Virginia Lawrence | Caminito Del Rocio
On my swing. The house, typical for the neighborhood,
belonged to the Smiths next door. A family photo.
I grew up in Lexington, Massachusetts, but after high school I never lived there again. Nevertheless, with friends and family outside of Boston, I went back every chance I got - from Manhattan, from Paris, from Geneva, Switzerland, and after 2006, from Del Mar. On each visit I would drive past all the houses where I or my friends had grown up.
Our house was on Follen Hill, on a paved road which looped around the house to join an unpaved road behind. The houses were modest in size, and we all had big yards. On my street were many plots of wooded land.
From the first day of school in the 6th grade, I walked down the hill to Adams School on Mass Ave, along which Paul Revere had galloped to spread the alarm in 1775. For lunch I would walk back up the hill, returning to school for the afternoon. When I got into high school, the walk became longer - 2 miles each way, and I carried all my books, and twice a week my violin, no matter what the weather.
Every year on the 19th of April I joined the Girl Scouts in front of Adams School for the parade up Mass Ave to Lexington Green, where in 1775 the British Redcoats fired the shots which precipitated the Revolutionary War. Concord wrongly claims the War began in Concord. It did not! Of the 70 Minute Men gathered on the Green, ten were wounded, and eight died. The Patriots were galvanized!
Sometimes there were snow days and the town whistle would blow. The snow was deeper in those days, as I recall, and my brothers and I used to climb on the roof of the summer house (a screened-in patio in the back yard) and jump off into the drifts.
The milkman delivered the milk every morning. Fish and meat trucks came around once a week. Doctors made house calls, even at night.
My father had a workshop in the cellar where he spun pewter in his free time. Under the cellar stairs was a closet full of every Life Magazine ever published. Beyond the stairwell stood a furnace and a huge bin for coal. Next to the coal bin was a laundry room with a clothes washer, a wringer, and drying racks.
As the years went by I used to fantasize about reacquiring this house and moving back to Lexington. But during the ‘80s and ‘90s I began to notice changes. With the creation of all the tech companies on route 128, the rim road around Boston, people had begun building mansions in Lexington. As beautiful as they can be, they are too big alongside Lexington’s traditional small town houses, and grossly inappropriate next to the colonial buildings along Mass Ave. Worse, these mansions fill the plots right up to the side edges, leaving the houses chock-a-block. The town center has lost every small shop I remember and come to look like a modern mall. The traffic along Mass Ave, especially around Lexington Green, is horrific!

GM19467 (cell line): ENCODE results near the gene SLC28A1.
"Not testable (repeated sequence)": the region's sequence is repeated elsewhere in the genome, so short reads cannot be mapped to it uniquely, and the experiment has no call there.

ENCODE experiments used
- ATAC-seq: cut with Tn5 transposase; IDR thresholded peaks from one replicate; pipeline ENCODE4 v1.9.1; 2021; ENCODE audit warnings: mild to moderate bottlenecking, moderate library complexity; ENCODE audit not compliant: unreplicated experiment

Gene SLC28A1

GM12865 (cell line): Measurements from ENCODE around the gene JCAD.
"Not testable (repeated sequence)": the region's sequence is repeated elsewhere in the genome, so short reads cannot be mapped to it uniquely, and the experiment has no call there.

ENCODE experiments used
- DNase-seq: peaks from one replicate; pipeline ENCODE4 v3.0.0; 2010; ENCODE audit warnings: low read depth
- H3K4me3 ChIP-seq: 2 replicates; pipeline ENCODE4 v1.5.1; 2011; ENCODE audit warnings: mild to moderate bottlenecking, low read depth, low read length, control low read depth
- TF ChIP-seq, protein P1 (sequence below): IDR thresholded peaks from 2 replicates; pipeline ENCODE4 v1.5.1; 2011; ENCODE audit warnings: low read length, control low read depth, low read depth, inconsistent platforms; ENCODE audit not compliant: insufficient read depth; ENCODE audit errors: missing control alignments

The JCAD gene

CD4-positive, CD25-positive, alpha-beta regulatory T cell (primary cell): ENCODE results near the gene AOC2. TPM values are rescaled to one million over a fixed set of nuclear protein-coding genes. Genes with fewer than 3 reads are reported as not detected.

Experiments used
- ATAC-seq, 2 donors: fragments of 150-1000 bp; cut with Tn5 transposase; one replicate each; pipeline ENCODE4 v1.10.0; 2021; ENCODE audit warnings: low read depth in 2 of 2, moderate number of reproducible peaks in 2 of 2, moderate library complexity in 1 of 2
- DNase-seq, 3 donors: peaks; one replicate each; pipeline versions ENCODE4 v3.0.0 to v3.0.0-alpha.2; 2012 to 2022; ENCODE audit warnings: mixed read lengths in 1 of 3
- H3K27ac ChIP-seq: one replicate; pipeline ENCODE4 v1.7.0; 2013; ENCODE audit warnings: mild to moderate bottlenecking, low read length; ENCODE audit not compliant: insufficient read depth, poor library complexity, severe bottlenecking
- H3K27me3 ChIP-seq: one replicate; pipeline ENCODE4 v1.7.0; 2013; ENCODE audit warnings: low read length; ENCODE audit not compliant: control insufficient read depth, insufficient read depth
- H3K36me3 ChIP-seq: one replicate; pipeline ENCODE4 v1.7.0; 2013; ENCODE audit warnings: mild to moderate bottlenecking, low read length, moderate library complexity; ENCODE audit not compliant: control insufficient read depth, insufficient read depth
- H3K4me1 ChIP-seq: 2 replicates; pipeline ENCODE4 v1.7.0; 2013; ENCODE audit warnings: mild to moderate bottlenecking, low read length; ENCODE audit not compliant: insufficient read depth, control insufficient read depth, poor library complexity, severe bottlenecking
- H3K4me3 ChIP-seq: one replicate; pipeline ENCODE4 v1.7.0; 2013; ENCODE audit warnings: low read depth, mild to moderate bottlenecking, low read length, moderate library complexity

Mr. O’Malley, the mailman, on our back walk. Across the street
behind a picket fence is the Crouts’ house. Today the picket fence is
gone, and the house has been replaced by a mansion. The wooded
plot behind Mr. O.Malley’s head has today, likewise,
been mansionized. The road at least remains as it was.
It is still unpaved. family photo from the ‘40s or ‘50s
Nevertheless, I still wanted my house back. That is, I wanted it back until about 2 summers ago. A huge mansion had finally taken over the wooded plot accross the street (seen behind Mr. O’Malley’s head above). It was too big for the plot, incongruous in the neighborhood. Suddenly, I realized that I would never want to live there again. The dream died hard!
Lexington didn’t have an ocean view to protect. But its aura as a traditional small New England colonial town has been compromised. For me, my street has been ruined.
The Lexington I remember - gone! Such a pity the town had lacked a Community Plan!
This article is the 5th in a series presented by the Sandpiper editors.
Previous pieces: Sam Borgese, October 2011;
Art Olson, November 2011; Sherryl Parks, December 2011; and Ann Gardner, February 2012.